If you think of great guitarists of the 1960s (or at least those who got their start at that time), you will, without a doubt, think of cats like Eric Clapton, Jimmy Page, Jeff Beck, and Richie Blackmore, among others. One that arguably doesn’t get enough mention in similar sentences would be the great guitar player from Free, Paul Kossoff.
Kossoff had a very unique style of blues-based playing that was his own. Even today, people gawk at the simplicity of his playing, the killer tone, and that vibrato! Fast and wide, always seeming to fall off the rails while always staying on the tracks.
Free at last
Paul Kossoff was born in 1950 in Hampstead, London. After attending his first concert at age 8 (Tommy Steele at the London Palladium), Kossoff soon received his first guitar and started taking lessons. He was also playing with several local groups by his teen years, having taken to the instrument like a duck to water. At age 15, he gave up on academics and began working on his father David Kossoff’s touring productions (David Kossoff was a popular stage and television actor in the UK).
After seeing Eric Clapton perform with the Blues Breakers, the dye was cast and Kossoff turned his attention to electric blues, immersing himself in the music of Clapton, Peter Green and the “Three Kings” (Albert, Freddie and B.B.)
Having gone through a few different groups, he eventually teamed up with bassist Andy Frasier, drummer Simon Kirke and singer Paul Rodgers to form Free in 1968, the band with which Kossoff will have left his biggest mark.
Free would go on to release six studio records and one live record during their brief existence. Frasier and Rodgers were constantly at odds, and the group disbanded once in 1971, before reuniting in 1972. In 1973, Free was finished.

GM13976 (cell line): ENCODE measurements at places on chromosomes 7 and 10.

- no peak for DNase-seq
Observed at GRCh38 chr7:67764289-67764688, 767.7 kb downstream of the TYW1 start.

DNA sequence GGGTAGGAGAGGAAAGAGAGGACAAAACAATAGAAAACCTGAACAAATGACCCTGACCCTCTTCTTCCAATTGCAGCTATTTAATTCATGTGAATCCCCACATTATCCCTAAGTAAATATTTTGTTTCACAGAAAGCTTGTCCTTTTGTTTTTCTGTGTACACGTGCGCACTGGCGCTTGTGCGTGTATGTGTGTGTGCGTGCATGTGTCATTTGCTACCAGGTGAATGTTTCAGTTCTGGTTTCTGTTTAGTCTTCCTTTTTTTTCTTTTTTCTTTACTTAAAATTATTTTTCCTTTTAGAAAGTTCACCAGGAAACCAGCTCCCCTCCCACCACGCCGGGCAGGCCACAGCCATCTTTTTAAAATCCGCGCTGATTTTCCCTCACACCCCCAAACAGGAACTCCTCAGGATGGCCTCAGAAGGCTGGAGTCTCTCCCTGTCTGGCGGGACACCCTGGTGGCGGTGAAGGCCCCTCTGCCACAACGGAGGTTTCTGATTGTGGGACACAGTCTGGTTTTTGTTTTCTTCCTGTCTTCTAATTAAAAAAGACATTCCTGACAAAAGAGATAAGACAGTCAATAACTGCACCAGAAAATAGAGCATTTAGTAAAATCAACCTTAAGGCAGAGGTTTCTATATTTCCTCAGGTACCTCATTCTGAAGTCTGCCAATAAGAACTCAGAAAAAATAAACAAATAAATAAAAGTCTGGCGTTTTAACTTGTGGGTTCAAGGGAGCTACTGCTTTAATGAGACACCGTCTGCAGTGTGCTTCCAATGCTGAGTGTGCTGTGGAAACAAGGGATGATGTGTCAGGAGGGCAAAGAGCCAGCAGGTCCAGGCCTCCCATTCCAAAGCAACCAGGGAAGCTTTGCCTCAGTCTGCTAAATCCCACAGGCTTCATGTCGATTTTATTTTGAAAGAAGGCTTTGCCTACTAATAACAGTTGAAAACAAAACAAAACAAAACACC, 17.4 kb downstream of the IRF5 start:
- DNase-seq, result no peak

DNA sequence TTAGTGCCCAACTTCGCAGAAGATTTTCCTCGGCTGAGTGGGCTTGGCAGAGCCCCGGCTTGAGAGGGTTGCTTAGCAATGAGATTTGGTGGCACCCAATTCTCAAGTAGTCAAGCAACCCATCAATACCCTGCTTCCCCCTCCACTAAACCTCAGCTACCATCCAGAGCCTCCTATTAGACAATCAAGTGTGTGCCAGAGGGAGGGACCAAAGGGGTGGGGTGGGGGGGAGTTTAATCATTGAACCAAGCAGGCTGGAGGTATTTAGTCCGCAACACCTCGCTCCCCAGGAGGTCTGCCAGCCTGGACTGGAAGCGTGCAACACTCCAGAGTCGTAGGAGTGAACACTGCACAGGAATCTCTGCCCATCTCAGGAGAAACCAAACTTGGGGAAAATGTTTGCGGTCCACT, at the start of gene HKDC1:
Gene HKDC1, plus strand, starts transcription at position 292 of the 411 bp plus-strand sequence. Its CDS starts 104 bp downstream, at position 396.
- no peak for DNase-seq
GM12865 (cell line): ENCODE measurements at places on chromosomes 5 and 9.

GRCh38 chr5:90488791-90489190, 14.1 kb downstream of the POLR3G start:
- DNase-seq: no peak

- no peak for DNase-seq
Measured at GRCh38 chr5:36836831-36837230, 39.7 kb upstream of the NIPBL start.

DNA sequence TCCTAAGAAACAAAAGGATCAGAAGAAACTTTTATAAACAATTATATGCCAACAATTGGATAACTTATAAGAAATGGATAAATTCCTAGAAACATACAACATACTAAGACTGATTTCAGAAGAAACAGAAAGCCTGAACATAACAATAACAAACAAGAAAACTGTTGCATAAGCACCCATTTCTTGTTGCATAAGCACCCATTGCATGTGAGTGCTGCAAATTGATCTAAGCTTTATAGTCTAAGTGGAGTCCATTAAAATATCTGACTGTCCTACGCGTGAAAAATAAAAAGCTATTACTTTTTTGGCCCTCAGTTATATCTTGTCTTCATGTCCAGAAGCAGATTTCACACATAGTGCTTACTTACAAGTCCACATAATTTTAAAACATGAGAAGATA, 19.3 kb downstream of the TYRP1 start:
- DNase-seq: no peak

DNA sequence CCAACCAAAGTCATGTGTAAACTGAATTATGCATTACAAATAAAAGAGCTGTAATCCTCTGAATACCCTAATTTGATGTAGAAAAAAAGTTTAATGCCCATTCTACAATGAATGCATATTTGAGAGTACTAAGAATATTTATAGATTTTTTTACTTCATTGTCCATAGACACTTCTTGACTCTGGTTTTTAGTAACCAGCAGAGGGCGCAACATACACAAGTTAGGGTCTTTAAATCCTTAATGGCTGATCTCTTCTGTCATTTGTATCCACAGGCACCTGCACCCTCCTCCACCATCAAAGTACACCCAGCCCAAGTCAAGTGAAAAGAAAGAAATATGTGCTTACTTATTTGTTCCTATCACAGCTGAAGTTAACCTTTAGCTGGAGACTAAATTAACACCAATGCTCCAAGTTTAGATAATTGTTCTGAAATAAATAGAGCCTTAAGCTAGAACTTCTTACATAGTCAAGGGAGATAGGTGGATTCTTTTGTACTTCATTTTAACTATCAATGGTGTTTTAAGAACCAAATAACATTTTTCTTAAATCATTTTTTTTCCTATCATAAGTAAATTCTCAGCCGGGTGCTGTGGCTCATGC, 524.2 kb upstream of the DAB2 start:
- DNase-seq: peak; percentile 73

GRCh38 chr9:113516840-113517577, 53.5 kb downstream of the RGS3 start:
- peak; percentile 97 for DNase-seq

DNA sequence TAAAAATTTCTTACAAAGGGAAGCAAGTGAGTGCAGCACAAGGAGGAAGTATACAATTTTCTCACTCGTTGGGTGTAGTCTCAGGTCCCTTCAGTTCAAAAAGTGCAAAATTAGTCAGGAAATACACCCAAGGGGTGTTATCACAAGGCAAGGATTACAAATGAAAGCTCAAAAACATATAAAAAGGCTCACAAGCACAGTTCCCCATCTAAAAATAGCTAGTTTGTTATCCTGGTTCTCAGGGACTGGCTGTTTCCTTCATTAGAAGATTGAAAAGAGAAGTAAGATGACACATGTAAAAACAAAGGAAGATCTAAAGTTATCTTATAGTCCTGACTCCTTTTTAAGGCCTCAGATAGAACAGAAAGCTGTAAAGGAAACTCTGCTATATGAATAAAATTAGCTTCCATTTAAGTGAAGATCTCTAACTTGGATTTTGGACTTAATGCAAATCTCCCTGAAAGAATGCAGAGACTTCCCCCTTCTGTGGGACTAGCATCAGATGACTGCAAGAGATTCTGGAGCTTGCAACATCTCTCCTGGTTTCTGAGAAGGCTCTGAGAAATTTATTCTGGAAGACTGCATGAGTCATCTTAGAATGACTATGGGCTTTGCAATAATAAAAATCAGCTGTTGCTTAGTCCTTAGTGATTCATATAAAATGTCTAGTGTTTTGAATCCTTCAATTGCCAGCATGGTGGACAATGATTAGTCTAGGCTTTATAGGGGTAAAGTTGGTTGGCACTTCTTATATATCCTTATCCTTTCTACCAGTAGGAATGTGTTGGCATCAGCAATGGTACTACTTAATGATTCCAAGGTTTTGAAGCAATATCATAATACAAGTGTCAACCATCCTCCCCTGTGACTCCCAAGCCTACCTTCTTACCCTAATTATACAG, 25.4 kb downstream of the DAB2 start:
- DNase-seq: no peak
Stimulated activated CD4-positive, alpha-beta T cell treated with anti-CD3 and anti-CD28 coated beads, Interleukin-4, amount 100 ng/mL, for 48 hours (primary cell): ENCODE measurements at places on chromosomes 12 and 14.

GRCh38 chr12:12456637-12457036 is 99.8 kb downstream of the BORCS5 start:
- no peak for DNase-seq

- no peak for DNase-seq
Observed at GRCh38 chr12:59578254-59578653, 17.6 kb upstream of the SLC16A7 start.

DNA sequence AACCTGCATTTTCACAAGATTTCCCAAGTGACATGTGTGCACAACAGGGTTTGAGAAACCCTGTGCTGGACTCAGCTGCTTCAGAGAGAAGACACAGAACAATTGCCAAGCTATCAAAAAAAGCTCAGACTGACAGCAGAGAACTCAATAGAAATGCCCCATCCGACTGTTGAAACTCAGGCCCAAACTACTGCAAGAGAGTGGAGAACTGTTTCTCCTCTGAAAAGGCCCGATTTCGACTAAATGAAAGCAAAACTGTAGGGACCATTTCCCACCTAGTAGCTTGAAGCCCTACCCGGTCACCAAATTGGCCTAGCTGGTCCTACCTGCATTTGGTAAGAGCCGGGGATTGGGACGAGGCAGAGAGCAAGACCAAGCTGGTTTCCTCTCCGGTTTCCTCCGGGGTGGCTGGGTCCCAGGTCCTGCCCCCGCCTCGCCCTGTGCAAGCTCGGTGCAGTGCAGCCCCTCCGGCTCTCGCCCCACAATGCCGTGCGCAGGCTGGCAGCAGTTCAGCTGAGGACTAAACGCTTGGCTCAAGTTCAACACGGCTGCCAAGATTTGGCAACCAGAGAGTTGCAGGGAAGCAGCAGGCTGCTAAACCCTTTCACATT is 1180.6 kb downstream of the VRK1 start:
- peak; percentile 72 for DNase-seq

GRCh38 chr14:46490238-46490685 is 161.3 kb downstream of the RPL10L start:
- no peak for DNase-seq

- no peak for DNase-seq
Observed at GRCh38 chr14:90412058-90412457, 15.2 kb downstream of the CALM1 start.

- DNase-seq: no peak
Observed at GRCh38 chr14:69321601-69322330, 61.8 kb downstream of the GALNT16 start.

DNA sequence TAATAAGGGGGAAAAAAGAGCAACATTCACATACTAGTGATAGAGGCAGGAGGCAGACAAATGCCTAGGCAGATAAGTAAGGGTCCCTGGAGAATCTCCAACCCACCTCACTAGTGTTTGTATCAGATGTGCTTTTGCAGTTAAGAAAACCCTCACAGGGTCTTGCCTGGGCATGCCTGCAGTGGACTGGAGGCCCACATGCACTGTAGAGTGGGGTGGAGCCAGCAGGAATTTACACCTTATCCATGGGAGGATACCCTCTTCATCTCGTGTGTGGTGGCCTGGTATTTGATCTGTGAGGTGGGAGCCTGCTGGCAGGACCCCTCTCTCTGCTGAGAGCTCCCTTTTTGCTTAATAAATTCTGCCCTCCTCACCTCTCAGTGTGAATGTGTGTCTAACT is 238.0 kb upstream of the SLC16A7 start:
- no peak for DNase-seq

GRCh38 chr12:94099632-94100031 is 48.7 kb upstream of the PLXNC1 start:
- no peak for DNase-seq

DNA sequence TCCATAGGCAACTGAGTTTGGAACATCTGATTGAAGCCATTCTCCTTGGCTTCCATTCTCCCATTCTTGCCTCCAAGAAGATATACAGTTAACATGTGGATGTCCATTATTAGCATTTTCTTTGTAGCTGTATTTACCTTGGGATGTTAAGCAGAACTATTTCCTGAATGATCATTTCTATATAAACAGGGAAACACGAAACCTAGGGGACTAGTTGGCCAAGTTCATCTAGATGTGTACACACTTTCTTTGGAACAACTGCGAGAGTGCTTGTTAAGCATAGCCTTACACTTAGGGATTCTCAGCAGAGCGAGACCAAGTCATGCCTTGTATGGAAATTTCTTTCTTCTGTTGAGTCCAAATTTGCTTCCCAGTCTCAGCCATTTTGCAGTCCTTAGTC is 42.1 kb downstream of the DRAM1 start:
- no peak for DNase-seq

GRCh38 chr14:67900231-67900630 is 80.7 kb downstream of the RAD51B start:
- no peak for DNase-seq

After The Dust Settled
During Free’s first disbandment, Kossoff joined a new project with Simon Kirke, Tetsu Yamauchi and John “Rabbit” Bundrick. The group released the album Kossoff Kirke Tetsu Rabbit (hereafter KKTR) in 1971 to poor reviews.
After Free called it quits for good in 1973, Kossoff released one solo album, Back Street Crawler in 1973 (on which all the former members of Free guested), and would form a band of the same name soon after. Two more albums with the band would follow, 1975’s The Band Plays On, and 1976’s 2nd Street (released posthumously). Unfortunately, the albums would not garner the same acclaim and attention as Free’s.
What Made Kossoff So Special
What people took notice of about Kossoff is the way his playing went against what his contemporaries were doing. While British blues musicians were going for speed and flash, Kossoff was slow and methodical. He took his time, playing every note with equal importance, and letting the music breathe between phrases. All of this is punctuated by his signature vibrato.
If you take the solo from Free’s biggest hit “All Right Now”, you get a fantastic example of Kossoff’s sense of melody and restraint. He begins with some slow lines, picking just the right notes and leaving the right amount of space for the listener to take it in. When things get a little bit flashy, it’s only for brief moments, with those quick licks repeating themselves (first major then minor), punctuated with bent notes and his vibrato. Other players may have taken the space for the solo to dig in more, play more, and be showier. Kossoff proved that this was unnecessary.
There are examples of this all over Free’s catalogue, so be sure to dig past the one major hit.
What Made Him a Tragic Figure